Article by the Forensic and Investigation Services
A Chinese perspective
Despite the Chinese government's efforts to combat fraud and
corruption, statistics emanating from Tsinghua University would
suggest that fraud and kickbacks have totalled approximately 15% of
China's GDP in the past decade.
Multinational companies are often more exposed to frauds in
China. Unfamiliar with the local language, culture or business
environment, expatriate management usually relies heavily on
"trusted" local management. Relationships
("Guanxi") open the door to the Chinese market for these
companies, but these relationships may subsequently lead to real
problems, as "normal business practices" result in
significant losses through fraudulent transactions and bribes.
When we have been called in by US and European parented groups
to investigate their operations in China, it is not uncommon for us
to find bogus transactions used to cover up cash and expensive
gifts made by the companies' sales executives to certain third
parties as "facilitation fees" for helping to secure
business. Expensive gifts in many cases were also considered part
of staff remuneration. Our investigations have often been triggered
by whistleblowers or are issues identified through staff compliance
A further dimension is added where payments have been made that
potentially are in violation of the US Foreign Corrupt Practices
Act or local bribery laws, and in such situations the company may
be liable to pay substantial financial penalties and may suffer
serious reputational loss as a consequence.
So, our top recommendations to help multinational companies
manage fraud risks in their Chinese operations are:
Be professionally sceptical – "trust but
"Know who you are dealing with" – know your
customers, suppliers, distributors and your other business partners
well. Have formalised vetting procedures.
Set up and monitor a formal internal control system.
Look out for red flags, items that are abnormal, such as
significant cash transactions.
Put in place an ethical corporate culture and a fraud averse
An Irish perspective
The announcement by the Irish quoted Greencore plc that it had
uncovered a significant and deliberate concealment of costs in its
mineral water business will raise concerns with senior management
in many companies around Ireland who will be asking themselves
"Could this happen to us?".
This is not the first time that a high profile company has
suffered unexpected financial losses as a result of accounting
irregularities that have arisen in the main from a breakdown in
fundamental internal control procedures. But, in addition to the
financial cost of such an event, the loss of reputation and
shareholder and market confidence can also have a significant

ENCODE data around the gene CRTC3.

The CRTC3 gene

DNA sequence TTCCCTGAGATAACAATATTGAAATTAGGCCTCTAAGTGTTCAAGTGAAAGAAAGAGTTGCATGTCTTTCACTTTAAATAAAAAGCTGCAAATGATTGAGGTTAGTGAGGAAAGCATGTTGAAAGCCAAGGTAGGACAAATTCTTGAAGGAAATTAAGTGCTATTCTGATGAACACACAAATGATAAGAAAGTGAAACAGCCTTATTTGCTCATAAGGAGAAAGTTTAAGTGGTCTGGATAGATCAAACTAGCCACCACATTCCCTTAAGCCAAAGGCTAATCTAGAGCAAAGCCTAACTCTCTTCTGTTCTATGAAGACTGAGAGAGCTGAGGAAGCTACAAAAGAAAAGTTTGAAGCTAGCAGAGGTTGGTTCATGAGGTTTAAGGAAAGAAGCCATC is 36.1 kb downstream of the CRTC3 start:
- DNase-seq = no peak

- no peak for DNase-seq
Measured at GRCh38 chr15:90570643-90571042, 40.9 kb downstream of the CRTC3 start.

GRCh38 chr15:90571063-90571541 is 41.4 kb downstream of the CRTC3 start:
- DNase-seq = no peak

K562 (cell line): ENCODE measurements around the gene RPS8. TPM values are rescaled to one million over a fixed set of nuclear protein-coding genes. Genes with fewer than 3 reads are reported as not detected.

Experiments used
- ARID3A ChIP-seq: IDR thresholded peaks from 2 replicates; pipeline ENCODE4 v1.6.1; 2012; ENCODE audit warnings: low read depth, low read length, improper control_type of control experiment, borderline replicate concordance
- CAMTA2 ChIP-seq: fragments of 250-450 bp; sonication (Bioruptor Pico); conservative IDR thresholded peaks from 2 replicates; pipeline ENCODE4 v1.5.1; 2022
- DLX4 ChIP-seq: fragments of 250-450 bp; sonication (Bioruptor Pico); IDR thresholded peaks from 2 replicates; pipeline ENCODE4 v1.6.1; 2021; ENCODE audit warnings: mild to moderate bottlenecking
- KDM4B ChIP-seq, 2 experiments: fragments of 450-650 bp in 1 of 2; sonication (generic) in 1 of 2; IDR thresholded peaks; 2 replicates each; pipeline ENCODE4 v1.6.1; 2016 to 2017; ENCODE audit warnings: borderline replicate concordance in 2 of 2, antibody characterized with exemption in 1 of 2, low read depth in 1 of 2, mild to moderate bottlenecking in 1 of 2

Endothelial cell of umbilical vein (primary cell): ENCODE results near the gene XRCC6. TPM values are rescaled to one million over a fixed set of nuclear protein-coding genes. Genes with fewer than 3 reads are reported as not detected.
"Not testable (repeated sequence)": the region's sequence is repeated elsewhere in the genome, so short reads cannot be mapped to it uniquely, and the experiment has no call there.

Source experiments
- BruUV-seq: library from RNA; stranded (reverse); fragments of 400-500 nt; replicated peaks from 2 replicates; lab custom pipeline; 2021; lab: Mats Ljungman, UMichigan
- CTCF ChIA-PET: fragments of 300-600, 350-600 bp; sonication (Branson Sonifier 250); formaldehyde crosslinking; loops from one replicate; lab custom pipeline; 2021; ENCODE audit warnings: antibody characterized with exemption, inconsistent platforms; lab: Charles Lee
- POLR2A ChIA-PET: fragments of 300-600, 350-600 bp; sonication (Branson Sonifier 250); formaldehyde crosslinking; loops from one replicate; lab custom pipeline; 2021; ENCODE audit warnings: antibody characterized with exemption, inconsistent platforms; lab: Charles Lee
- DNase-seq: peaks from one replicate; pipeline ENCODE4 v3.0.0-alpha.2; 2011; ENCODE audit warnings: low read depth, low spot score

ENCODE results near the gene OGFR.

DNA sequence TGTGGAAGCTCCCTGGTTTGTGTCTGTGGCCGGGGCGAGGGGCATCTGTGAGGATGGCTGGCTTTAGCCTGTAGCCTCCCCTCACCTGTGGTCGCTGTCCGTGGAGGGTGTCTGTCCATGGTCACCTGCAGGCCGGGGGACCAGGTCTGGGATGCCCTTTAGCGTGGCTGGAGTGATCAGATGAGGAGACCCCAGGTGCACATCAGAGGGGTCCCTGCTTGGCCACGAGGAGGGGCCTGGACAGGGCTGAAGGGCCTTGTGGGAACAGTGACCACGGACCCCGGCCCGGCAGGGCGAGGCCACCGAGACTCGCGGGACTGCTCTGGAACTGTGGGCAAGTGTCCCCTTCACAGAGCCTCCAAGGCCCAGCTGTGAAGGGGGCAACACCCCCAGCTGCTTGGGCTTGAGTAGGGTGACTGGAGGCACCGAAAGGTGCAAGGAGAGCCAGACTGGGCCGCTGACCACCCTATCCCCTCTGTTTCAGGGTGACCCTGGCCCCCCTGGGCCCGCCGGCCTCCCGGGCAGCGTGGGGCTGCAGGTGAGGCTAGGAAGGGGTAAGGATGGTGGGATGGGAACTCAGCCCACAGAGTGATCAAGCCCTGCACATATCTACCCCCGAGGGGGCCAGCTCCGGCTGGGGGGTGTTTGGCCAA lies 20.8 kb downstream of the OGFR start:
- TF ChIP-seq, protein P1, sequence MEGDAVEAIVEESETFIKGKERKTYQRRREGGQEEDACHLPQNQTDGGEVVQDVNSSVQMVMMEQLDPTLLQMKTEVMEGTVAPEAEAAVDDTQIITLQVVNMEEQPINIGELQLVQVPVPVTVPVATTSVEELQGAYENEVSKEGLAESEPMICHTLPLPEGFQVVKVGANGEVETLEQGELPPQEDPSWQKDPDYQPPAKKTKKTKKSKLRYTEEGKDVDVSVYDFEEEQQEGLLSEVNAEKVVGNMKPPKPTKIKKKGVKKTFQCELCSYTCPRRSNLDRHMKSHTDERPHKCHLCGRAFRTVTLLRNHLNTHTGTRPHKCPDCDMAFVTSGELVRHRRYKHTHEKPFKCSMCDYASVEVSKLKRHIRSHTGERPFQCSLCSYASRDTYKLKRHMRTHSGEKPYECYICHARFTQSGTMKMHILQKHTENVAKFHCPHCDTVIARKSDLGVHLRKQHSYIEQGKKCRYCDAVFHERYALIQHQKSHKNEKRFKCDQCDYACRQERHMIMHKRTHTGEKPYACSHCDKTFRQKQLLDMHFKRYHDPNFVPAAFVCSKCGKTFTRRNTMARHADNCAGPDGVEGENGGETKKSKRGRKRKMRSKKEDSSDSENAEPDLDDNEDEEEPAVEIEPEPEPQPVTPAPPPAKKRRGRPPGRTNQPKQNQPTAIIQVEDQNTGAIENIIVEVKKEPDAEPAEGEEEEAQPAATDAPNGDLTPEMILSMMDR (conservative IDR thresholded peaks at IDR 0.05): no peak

impact on the organisation. In most cases, the issues in question
appear to have slipped under the radar of senior management, and
the internal and external auditors.
So what controls and risk management procedures can
organisations implement to minimise their exposure to such losses?
As a starting point, the following fundamental controls should be
A lead-by-example culture of compliance should be established
with best practice that filters down throughout the
A clear fraud risk management strategy should be in place,
devised following a comprehensive review of the organisation's
The internal control environment should be stringent and not
easy to manipulate or override. All key accounting processes should
be subject to regular review and challenge by senior financial
management. There must be sufficient segregation of duties in all
core accounting processes throughout the organisation.
It is important that there is a culture of regular and active
involvement from head office at remote business locations,
particularly where local management may be heavily incentivised by
performance related bonus arrangements or previous owners are still
involved in the business and subject to earn out arrangements.
A recognition of the importance of the internal audit process
to risk management. Afford it a direct reporting line to the board
of directors. Of course, many businesses will not have the luxury
of a dedicated internal audit team but such businesses should
consider outsourcing this function to a third party or extending
the scope of the external audit process to cover a review of areas
of perceived risk or concern.
An embracing of the external audit process as an important
component of the risk management process. It is important that the
audit methodology is a risk based approach, agreed between the
auditors and the management team, or audit committee where
existing, and focuses on the key business risks. The auditors
should meet with management and the internal audit team on a
The content of this article is intended to provide a general
guide to the subject matter. Specialist advice should be sought
about your specific circumstances.
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